21 years later, Black country music finds a home at AMERICANAFEST 2022

AMERICANAFEST’s Black country music programming kick starts a new chapter of a movement.

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I’ve heard love called a divine madness. My divine madness drew me back to my southern country music roots. Attending AMERICANAFEST, in a way, was both intoxicating and frightening. When love comes calling, you’ll do crazy things you’d never imagine.

That’s what I felt after joining the Black Country Music Association (BCMA) and coming to Nashville, Tennessee in 1999 to sing in a showcase of Black country singers. We all had sent our songs ahead to Nashville to be arranged and played by a backup band of professional studio musicians who were so good, I couldn’t believe they were playing my songs.

Frankie Staton, founder of the BCMA, took us on a Nashville tour in 1999, which included promoting our showcase at Fan Fair where country music fans wait in long lines to get autographs from their favorite country music artists. Many of the attendees just stared at us standing behind our table while crumpling up our show invitations and throwing them on the ground.

During that tour, Staton also introduced us to DeFord Bailey Jr., son of the first Black member of the Grand Ole Opry from 1926-1941, at the ground-breaking ceremony for the Country Music Hall of Fame and Museum. That meeting with Bailey inspired me to promise that by the end of my life, I would do everything I could to make sure there were more Black members in the Country Music Hall of Fame.

After Fan Fair, I sang at a showcase at the Gibson Guitar Café in downtown Nashville with singers like myself who had come from all over the U.S. We sang to a mostly white audience who looked at us as though they didn’t understand what they were seeing. The looks on their faces said it all. Why would Black people be singing country music? Maybe the alcohol they were drinking made it all seem like a dream when they woke up the next morning.

Before the 2021 AMERICANAFEST, The Americana Music Association, which produces the festival, established a new Diversity and Inclusion Committee, tasked with “addressing issues of inclusivity, representation and identity within the Americana community.” This year’s program showcased 175 diverse artists at 36 venues and access to 300 events from Sept. 13-17 in Nashville.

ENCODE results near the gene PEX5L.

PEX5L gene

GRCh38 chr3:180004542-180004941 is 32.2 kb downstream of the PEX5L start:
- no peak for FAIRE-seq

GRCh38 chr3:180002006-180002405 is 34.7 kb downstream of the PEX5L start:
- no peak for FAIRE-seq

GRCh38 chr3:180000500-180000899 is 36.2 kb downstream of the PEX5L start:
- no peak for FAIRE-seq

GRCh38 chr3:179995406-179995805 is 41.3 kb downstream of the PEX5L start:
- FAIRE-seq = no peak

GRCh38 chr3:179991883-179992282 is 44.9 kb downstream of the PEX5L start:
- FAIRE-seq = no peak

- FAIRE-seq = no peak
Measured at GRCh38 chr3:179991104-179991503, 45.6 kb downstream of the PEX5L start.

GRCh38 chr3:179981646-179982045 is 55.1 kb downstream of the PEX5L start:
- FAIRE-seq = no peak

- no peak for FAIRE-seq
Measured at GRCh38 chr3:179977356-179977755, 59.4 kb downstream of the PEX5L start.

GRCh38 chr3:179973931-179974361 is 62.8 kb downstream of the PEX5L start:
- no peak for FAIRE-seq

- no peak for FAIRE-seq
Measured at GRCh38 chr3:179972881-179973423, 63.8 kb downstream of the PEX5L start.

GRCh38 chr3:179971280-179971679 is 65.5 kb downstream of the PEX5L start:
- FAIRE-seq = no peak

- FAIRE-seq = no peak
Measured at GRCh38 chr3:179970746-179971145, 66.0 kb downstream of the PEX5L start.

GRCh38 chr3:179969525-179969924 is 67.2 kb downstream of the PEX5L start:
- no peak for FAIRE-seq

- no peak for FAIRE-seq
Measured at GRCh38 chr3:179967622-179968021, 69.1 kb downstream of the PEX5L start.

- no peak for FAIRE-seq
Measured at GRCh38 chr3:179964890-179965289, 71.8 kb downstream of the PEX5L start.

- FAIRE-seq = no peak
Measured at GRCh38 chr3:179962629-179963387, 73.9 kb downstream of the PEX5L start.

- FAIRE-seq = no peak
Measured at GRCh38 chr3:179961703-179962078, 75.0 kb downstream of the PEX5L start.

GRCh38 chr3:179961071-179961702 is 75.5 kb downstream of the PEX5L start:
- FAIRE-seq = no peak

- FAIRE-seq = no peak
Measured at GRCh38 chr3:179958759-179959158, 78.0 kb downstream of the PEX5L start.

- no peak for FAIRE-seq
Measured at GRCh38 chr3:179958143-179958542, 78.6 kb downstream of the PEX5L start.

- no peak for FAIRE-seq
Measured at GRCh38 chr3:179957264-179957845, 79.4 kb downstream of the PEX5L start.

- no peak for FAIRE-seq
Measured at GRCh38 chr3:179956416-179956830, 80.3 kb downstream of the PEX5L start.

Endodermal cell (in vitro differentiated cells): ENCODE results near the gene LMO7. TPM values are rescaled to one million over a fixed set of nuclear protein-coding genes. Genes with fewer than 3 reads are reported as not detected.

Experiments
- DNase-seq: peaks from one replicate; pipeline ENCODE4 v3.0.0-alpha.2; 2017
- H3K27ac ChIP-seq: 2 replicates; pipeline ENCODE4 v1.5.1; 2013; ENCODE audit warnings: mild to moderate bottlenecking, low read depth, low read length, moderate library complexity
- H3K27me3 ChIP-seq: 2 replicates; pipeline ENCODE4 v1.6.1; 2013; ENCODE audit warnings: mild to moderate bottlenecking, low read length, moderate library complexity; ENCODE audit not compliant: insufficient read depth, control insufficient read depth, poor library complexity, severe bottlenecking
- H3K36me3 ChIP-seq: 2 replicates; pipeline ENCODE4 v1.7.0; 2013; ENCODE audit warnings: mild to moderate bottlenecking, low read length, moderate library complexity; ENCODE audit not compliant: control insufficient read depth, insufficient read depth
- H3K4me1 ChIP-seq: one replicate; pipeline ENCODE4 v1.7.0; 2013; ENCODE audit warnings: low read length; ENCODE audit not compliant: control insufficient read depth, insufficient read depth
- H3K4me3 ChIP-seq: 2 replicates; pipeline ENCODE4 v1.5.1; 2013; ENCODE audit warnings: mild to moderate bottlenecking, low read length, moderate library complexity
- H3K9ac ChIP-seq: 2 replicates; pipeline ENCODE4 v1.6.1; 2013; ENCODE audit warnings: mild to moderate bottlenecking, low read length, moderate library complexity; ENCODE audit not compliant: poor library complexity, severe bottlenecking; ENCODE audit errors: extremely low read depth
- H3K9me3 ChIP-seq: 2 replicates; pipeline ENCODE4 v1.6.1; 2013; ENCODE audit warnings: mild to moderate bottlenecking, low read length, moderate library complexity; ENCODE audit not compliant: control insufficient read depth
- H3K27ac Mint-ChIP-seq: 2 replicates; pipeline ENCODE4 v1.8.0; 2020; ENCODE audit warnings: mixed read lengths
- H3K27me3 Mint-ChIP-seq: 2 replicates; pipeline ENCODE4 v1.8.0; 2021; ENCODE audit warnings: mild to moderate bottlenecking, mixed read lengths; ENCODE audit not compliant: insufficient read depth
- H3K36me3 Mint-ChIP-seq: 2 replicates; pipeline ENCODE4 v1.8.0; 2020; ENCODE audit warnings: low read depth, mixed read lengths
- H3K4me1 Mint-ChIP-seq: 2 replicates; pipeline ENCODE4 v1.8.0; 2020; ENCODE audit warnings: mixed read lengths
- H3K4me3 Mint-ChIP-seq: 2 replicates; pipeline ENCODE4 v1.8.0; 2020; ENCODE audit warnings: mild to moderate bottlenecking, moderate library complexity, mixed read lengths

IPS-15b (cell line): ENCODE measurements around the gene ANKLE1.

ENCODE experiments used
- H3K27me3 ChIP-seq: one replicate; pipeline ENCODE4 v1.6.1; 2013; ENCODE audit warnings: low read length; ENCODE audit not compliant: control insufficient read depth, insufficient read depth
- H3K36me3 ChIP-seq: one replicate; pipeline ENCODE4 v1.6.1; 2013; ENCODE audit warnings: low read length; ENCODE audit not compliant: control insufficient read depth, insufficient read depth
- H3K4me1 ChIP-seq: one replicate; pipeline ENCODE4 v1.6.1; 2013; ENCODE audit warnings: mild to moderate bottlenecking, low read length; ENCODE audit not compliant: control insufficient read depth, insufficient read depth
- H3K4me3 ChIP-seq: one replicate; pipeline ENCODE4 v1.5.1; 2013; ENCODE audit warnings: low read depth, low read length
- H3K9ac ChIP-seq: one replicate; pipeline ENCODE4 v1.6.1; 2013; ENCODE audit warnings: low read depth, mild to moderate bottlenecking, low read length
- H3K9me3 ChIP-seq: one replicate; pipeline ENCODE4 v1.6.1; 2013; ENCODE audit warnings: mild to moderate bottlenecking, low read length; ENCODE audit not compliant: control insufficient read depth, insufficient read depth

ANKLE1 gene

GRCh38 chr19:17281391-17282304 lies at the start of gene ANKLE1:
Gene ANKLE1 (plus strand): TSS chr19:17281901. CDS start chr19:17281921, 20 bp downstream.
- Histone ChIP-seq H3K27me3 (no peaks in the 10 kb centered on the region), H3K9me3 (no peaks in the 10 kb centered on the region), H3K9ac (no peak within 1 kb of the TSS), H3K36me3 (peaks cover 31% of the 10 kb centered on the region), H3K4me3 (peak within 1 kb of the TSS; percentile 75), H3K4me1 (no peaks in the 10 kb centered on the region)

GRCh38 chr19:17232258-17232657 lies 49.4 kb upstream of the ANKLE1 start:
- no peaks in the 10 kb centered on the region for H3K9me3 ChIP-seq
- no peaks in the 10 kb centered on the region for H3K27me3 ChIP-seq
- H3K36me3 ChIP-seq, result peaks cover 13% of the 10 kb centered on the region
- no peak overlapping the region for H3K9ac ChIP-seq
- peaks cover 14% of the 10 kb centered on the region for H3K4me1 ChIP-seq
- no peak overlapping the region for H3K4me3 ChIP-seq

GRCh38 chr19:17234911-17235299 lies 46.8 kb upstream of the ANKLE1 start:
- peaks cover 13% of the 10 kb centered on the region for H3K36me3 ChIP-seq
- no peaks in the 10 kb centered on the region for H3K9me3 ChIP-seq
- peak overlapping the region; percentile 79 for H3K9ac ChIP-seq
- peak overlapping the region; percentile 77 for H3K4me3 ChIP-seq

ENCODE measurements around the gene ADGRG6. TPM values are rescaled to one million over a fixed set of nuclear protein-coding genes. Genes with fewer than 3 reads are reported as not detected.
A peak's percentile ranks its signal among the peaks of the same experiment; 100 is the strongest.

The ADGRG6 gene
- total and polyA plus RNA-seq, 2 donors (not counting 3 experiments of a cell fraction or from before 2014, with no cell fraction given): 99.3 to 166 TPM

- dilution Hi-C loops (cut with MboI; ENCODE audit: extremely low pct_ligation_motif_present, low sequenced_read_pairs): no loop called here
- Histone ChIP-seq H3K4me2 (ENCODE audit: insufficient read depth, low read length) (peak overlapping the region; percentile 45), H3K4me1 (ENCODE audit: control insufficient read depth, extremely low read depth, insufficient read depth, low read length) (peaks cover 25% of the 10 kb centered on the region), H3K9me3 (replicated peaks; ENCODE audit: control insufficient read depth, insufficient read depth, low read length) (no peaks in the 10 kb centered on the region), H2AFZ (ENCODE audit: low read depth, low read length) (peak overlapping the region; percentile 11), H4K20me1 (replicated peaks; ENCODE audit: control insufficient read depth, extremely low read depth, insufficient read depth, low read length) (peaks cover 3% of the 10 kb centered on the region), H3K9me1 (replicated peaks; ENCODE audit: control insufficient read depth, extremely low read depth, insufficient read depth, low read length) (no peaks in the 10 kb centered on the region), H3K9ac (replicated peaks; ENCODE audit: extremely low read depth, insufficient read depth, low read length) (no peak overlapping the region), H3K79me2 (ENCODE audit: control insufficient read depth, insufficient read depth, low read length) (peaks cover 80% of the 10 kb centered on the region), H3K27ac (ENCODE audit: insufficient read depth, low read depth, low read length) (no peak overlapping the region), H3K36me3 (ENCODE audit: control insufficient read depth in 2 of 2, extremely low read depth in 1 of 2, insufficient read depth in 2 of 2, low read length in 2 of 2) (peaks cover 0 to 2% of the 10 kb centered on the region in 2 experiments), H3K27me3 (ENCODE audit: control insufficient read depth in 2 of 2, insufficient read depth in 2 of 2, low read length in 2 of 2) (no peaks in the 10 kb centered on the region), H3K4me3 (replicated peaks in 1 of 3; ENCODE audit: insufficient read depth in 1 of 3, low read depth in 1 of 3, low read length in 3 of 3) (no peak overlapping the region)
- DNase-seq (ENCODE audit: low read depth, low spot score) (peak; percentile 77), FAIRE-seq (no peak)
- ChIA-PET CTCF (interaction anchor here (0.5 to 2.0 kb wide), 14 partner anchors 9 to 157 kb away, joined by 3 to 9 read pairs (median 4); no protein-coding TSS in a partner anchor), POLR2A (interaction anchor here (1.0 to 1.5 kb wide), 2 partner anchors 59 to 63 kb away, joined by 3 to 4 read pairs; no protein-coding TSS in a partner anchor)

Last year’s AMERICANAFEST started a movement in the world of Black country music by presenting at its festival, Black Opry and Black Opry Revue, a blog and showcase of Black country music singers, which has grown to over 200 artists since its founding by Holly G in 2021.

Holly G’s Black Opry network of Black country music artists in 2021 led to her creating The Outlaw House, an Airbnb where all Black country music singer-songwriters would have a place to network and provide support for each other after their nightly performances. The growing number of performers who were a part of Black Opry Revue in 2021 led to an even larger gathering in 2022, as this year’s festival and conference gave many new artists the opportunity to join this tribe.

I arrived in Nashville on Tuesday afternoon and on Wednesday evening while attending AMERICANAFEST 2022, watched a viewing party of the 21st Annual Americana Honors & Awards being held at the Ryman Auditorium, the mother church of country music. There, Allison Russell, a Black country music artist, won the Americana Award for debut album. This viewing party was followed by an amazing live performance by War and Treaty, an R&B singing couple who had performed earlier during the awards ceremony.

On Thursday – my third day at AMERICANAFEST – there were so many panels and live concerts to choose from that it helped to have a focus. Because mine was Black country music, I attended Black Opry: Path To Joy, featuring a panel with Holly G and other Black country music singers like Rissi Palmer, Leon Timbo, Autumn Nicholas, Jett Holden and artist management representative Gina Miller. Sitting in the audience I saw Frankie Staton, founder of the BCMA, who provided the showcase opportunity for me to sing 22 years earlier.

That evening I went to see Rissi Palmer and members of the Black Opry Revue perform during their own showcases at local venues in and around downtown Nashville.

Because I had mentioned that I was a part of the BCMA showcase 22 years earlier during the Black Opry: Path To Joy panel, I was invited to The Outlaw House after their performances, where they were in the process of making a film about Black Opry and over 200 artists who had joined this movement.

My ticket for admission was that I was asked — no, required — to perform and I chose a song from my showcase 22 years ago, “Best Kept Mystery.”

On Friday, my last day at AMERICANAFEST, I felt as though I had come full circle. My journey that began during the Country Music Hall of Fame visit in 2000 was perfectly bookended by attending a discussion panel and performances by Black country music singers in the Ford Theater at the Country Music Hall of Fame and Museum.

Featured at the event were Holly G and Black country music artists The Kentucky Gentlemen, Nikki Morgan, Aaron Vance and Julie Williams.

The Country Music Hall of Fame groundbreaking ceremony was the location where I made a promise to myself, 22 years earlier, to make sure there were more Black country music members in the Hall of Fame by the end of my life. I was now witnessing how far Holly G had come on her path to making my vision a reality.

With the rising popularity of Black country music since last year’s AMERICANAFEST and the changes Holly G’s Black Opry have brought to Nashville since my initial visit, I’m more inspired than ever to see how my experience and skills can be used to increase the growth of Black country music and this movement in the future.

Black Opry Revue will be performing at the Troubadour in West Hollywood on Saturday Nov. 5 at 7 p.m.